Labour suffered a series of crushing defeats in early results from council wards in the North East – with local party officials saying the ‘warning signs’ were there for the rest of the country.
The Tories won several previously Labour seats while severely cutting the gap in other seats with strong Labour majorities.
In Ryhope in Sunderland, the Tories increased their vote share by 30 per cent to beat Labour, while in Newsham, Northumberland, the Tories increased their vote share by 25.7 per cent to take the seat.
Other parties also chipped away at Labour council wards, with the Liberal Democrats boosting their vote by an astonishing 55 per cent to win Pallion in Sunderland from Sir Keir Starmer‘s party.
Meanwhile, the Green party saw their vote jump by 43.9 per cent as they took West Park in South Tyneside from Labour.
Nick Forbes, Labour leader of Newcastle City Council, said results were promising in his city but admitted the party was facing a bleak night in other parts of the country.
Meanwhile in Hartlepool, shadow transport secretary Jim McMahon, who led the Opposition party’s campaign to hold the North East town, said it looked clear that Labour had not ‘got over the line’.
Nick Forbes, Labour leader of Newcastle City Council, said results were promising in his city but admitted the party was facing a bleak night across the country
Sir Keir Starmer’s party is facing a brutal night across the country as local election results start to come in
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English County Councils
The Conservatives won all nine of the seats being contested in Redditch, the first council result of the night, gaining seven seats from Labour.
There was no change of control, with the Conservatives holding 25 seats on the new council and Labour just four, losing both their leader and deputy leader.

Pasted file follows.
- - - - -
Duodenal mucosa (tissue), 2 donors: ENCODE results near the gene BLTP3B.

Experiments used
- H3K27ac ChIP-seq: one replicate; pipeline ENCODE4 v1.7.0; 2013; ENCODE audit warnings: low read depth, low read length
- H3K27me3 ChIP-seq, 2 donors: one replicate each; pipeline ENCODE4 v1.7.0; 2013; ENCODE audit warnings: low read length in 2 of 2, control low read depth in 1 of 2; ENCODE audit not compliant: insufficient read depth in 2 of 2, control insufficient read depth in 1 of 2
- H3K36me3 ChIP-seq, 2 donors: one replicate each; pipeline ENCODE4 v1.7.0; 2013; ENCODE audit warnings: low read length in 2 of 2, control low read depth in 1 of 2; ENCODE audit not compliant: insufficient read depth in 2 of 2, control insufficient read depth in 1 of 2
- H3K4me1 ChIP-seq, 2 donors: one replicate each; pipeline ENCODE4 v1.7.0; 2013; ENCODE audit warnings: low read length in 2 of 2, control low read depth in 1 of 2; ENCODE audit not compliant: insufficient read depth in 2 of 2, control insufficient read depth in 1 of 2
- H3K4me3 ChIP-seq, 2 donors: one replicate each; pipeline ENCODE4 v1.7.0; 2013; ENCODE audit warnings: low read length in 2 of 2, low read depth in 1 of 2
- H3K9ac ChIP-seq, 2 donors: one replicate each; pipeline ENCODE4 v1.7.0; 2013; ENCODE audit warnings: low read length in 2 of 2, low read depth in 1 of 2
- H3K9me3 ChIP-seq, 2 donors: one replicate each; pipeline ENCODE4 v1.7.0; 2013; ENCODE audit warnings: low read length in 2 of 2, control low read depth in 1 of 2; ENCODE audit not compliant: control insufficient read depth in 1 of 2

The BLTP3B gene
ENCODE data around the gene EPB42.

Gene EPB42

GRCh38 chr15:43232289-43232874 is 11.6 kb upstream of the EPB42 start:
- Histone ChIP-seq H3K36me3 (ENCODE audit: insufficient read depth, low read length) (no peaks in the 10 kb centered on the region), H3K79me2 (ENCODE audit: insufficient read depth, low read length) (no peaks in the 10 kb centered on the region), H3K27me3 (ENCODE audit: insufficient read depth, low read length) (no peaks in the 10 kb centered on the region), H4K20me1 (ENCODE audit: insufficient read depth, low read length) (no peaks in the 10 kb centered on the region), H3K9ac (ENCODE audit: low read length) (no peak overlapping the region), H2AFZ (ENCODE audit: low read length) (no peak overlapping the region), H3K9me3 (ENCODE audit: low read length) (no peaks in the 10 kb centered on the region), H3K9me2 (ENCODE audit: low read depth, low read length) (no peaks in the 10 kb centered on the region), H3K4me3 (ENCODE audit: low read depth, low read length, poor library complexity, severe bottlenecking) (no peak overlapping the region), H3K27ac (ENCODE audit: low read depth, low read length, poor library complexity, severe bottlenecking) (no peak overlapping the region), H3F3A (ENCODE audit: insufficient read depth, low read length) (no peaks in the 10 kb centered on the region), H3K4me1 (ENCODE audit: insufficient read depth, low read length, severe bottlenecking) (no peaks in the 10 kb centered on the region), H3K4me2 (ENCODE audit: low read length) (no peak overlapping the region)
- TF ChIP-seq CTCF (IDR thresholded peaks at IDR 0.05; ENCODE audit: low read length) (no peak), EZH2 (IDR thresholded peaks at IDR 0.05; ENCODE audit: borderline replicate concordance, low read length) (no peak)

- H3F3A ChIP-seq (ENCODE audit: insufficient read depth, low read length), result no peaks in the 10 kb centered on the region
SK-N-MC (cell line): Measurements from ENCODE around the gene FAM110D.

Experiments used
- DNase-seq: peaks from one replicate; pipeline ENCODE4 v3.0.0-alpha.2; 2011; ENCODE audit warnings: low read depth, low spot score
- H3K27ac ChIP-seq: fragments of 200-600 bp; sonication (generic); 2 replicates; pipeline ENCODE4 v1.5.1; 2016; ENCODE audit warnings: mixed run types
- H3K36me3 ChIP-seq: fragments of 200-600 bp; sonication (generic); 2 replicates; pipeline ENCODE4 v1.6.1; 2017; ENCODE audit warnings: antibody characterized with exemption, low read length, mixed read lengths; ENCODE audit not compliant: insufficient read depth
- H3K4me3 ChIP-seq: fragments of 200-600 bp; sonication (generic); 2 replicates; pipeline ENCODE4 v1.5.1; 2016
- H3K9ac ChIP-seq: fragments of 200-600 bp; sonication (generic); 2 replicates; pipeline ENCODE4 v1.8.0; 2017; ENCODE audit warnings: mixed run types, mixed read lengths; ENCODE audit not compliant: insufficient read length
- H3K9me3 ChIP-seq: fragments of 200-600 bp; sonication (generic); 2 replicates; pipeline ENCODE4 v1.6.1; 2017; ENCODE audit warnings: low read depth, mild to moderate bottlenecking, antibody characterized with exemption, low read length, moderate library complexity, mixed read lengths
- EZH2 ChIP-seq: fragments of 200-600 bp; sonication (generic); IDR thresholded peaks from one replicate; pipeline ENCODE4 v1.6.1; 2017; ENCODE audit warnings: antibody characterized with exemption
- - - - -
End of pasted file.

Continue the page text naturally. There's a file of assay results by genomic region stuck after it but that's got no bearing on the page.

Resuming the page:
They also took control of Nuneaton & Bedworth after winning 13 of the first 14 seats declared. The council was previously controlled by Labour.
As results started to come in, Mr Forbes said: ‘I think Labour has been offering a message of hope throughout this election campaign.
‘But it has been a very strange campaign because of Covid. I have spoken to people on the doorstep in the last few days who haven’t wanted to come out and vote even though they are Labour supporters because they are self-isolating.
‘And of course we have had the national campaign around the vaccinations and at times like this people do tend to rally to the government of the day, whatever colour it is.
‘But there is no doubt there are warning signs for Labour in what starts to look like a difficult set of election results for us here tonight.
‘We need to be the change makers. We need to be the people who are offering hope for the future. We need to be the party that people can trust with future generations’ opportunities.
‘And that message isn’t quite breaking through yet, probably because of Covid and a very difficult year for election campaigning but we must redouble our efforts to get that message across to voters for next year’s elections.’
As news of a potential disaster for Labour came through, party figures were quick to express their disappointment.
A Labour source said: ‘These were always going to be tough elections for Labour.
Hilton Dawson (left), of The North East Party sits with party supporters as they wait for the count process to begin in the Hartlepool Parliamentary By-election
‘Keir has always been honest about the mountain we must climb to rebuild trust to win the next general election.
‘Labour is listening and we will continue to change in order to win back the trust of working people in Britain and their communities.’
Shadow cabinet minister Thangam Debbonaire admitted the party’s message had not been cutting through.
‘We’ve got a great team who cannot wait to be able to cut through more and I hear what people are saying, it’s not cutting through, I get that,’ she told BBC’s Question Time.
‘I think that’s a lesson for the Labour Party that we’re going to have to take into account.’
But in a sign of the discontent on the Labour left, MP Lloyd Russell-Moyle appeared to mock the party’s attempts to change its image.
He said: ‘Good to see valueless flag waving and suit wearing working so well … or not?’
The comment seemed to be a reference to a leaked strategy document which suggested Labour must make ‘use of the flag, veterans, dressing smartly’ to win back voters in red wall seats in the party’s former industrial heartlands.